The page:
Latte Heart Size - Page 2

Beginner and pro baristas share tips and tricks for making espresso.
DerSchoeneBahnhof (original poster)

#11: Post by DerSchoeneBahnhof (original poster) »

Your espresso is watery and thin with no crema. It should mix a bit with the milk and be a nice brown color before you get the milk to print the heart on the top. This could be a million things, but likely stale coffee. Use specialty beans with a roast date printed on the bag that's within the past week - no longer than a month.
Ha yes, it's not espresso, it's used ground beans and hot water. The milk is fake, water + Barista Carl's Blend drops. I don't want to waste beans every time I practice... once in a while I practice with real milk and espresso. Maybe I can sprinkle cocoa or ground cinnamon on my fake coffee.

The link you posted is a rosetta, much more advanced.

I'll work on rushing less and practicing with different pouring speeds.

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mrgnomer

#12: Post by mrgnomer »

Personally, when I started with the latte art, I don't remember any ranking. "Rosettas" were the in thing and it's all I practiced till I got it.

Hearts are now hard for me after getting used to rosettas. They're a different pouring technique. If hearts are difficult after you get good at rosettas, rosettas may not be easy after you get good at hearts. It would be interesting to hear from anyone who got good at hearts first and tried rosettas.

In any case it's the foam texture that makes the difference with the pour, IMHO.
Kirk
LMWDP #116
professionals do it for the pay, amateurs do it for the love

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jrcdzn

#13: Post by jrcdzn »

I AM NOT AN EXPERT!!!

One thing I recently learned is to keep the milk moving at all times after you steam. This keeps any separation between foam and milk from occurring. It's nearly instant as the air bubbles want to go to the top, A slight swirl of the pitcher keeps it happy.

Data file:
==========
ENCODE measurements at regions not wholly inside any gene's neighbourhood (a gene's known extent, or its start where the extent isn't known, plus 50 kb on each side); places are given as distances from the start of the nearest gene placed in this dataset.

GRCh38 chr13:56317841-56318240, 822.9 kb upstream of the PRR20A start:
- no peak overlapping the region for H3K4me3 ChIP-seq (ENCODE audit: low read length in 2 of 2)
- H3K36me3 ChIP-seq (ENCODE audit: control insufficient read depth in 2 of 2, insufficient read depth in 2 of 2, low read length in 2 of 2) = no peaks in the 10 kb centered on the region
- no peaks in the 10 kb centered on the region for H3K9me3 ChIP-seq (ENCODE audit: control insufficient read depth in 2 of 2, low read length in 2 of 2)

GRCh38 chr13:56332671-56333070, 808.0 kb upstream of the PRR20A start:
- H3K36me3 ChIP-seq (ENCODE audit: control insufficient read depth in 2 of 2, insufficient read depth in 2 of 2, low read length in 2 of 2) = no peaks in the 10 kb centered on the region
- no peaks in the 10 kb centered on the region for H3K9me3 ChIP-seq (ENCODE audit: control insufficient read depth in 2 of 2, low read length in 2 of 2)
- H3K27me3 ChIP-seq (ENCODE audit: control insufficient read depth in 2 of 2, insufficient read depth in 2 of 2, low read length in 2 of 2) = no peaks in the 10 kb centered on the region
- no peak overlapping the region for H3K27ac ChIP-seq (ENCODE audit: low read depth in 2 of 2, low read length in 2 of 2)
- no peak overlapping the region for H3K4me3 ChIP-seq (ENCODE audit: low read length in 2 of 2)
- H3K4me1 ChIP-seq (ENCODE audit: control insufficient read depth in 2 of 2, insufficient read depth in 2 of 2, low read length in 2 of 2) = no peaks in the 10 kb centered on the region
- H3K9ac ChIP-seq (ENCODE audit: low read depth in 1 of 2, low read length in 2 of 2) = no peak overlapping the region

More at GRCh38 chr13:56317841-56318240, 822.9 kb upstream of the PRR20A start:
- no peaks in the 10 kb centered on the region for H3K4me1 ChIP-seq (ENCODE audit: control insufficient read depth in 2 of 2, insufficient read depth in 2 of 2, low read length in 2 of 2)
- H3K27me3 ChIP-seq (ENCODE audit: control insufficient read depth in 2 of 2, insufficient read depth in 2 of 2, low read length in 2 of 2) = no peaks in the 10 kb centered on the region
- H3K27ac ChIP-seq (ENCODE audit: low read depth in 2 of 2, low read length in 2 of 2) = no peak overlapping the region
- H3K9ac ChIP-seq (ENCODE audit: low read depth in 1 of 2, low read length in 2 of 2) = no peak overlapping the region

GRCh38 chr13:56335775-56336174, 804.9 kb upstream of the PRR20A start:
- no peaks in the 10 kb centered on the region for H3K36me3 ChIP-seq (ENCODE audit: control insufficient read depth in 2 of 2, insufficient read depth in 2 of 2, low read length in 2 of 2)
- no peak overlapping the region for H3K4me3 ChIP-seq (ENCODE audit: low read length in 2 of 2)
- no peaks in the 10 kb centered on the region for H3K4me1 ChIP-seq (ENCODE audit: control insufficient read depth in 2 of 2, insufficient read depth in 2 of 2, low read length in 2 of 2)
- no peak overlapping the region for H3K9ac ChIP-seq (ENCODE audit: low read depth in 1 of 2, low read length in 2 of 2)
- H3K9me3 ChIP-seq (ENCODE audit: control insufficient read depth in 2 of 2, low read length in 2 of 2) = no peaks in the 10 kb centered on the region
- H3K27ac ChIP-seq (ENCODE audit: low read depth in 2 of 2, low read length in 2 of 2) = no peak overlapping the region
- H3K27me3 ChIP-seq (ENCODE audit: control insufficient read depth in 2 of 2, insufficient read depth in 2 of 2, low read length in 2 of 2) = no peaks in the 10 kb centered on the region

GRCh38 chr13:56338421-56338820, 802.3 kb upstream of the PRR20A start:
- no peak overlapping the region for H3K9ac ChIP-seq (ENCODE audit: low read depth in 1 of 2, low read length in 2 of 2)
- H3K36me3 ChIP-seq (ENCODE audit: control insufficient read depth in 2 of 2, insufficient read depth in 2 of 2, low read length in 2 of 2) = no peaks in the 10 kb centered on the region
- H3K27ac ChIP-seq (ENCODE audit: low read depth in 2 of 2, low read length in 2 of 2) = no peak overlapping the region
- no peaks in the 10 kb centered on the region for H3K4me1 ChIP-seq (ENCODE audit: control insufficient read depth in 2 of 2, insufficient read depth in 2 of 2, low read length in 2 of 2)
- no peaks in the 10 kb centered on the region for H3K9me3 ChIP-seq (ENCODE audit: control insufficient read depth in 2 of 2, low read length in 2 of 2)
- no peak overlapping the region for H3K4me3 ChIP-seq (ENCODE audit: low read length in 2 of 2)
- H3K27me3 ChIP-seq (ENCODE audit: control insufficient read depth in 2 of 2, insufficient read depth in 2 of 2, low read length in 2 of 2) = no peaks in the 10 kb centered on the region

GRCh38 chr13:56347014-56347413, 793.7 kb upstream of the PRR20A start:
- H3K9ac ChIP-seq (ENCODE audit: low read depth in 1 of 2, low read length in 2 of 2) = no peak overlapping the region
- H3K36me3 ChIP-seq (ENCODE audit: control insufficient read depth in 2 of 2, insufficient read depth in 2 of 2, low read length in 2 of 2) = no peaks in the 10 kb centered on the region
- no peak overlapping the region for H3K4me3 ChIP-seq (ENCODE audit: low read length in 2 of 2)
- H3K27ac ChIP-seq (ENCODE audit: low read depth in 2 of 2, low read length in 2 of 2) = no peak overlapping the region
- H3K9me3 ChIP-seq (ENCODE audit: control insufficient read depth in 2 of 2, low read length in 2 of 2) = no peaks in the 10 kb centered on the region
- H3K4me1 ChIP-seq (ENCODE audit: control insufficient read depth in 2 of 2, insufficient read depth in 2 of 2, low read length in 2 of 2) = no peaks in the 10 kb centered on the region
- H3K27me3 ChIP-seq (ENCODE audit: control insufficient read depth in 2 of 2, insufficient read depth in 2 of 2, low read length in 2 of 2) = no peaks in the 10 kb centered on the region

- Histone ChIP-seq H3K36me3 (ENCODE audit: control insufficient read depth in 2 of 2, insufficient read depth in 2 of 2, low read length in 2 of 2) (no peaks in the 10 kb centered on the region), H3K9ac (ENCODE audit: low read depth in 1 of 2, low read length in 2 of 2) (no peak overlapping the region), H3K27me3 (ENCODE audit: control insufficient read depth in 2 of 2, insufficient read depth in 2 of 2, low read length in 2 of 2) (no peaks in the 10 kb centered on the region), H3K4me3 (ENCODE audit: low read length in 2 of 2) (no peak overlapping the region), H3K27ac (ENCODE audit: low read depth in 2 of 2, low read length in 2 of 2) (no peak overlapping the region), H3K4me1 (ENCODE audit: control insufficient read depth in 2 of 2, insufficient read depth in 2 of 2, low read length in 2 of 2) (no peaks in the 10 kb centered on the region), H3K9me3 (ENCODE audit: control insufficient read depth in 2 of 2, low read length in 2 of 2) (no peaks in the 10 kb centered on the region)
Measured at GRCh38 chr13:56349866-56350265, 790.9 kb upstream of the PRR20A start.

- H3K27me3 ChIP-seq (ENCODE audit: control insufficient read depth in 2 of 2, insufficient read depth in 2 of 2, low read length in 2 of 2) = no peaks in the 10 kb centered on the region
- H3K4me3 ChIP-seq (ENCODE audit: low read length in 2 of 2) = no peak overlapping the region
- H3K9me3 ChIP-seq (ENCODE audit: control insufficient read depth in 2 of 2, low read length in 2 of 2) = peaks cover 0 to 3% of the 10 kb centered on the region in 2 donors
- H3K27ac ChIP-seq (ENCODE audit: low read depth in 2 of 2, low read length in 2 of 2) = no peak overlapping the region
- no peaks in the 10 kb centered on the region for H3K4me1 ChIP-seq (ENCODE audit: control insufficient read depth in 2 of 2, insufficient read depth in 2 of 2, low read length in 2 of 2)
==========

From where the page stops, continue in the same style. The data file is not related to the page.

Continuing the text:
Also, I would not set the cup on the counter as you pour; I would keep both cup and pitchers in your hands and have the ability to move them as needed.

Last tip, get the spout of your pitcher close to your coffee (almost touching) when you begin the art portion. Another recent revelation.

To echo someone else's comment. Rosetta and Heart are not dependent on each other, and one is not necessarily more challenging than the other. They are both equally hard. The rosetta is about moving the pitcher spout backward before you run the stream to connect. On Any given day, I make better rosettas than hearts, and on all days, I am just happy to drink my creation.

beans+crumble

#14: Post by beans+crumble »

That heart that you poured in the video was good! You got the width/large size that you were hoping for!! Good job... Latte art is nothing but practice over and over and over and over etc. Some days everything clicks... other days they are a disaster! and I've been steaming milk for about 6 years now and still mess it up more than I like to admit. Home baristas like us, just don't steam pitcher after pitcher for hours on a regular basis like cafe baristas do. I agree with the other poster who recommends holding the coffee cup in you hand (tilted about 45 degrees) and get the pitcher spout as close as possible to the espresso when pouring the design. I've steamed on a Breville before and I would recommend that you turn on the steam wand and let it go through its warm up/water purge without putting the tip in your pitcher of milk. Once the machine is all ready to go, briefly turn off the steam, place the tip in the pitcher and turn it back on to texture your milk (just do it quickly before the machine purges thinking you're done steaming). This will keep any of that water out of your milk... water in your milk can make things a bit harder. Keep practicing and most importantly have fun!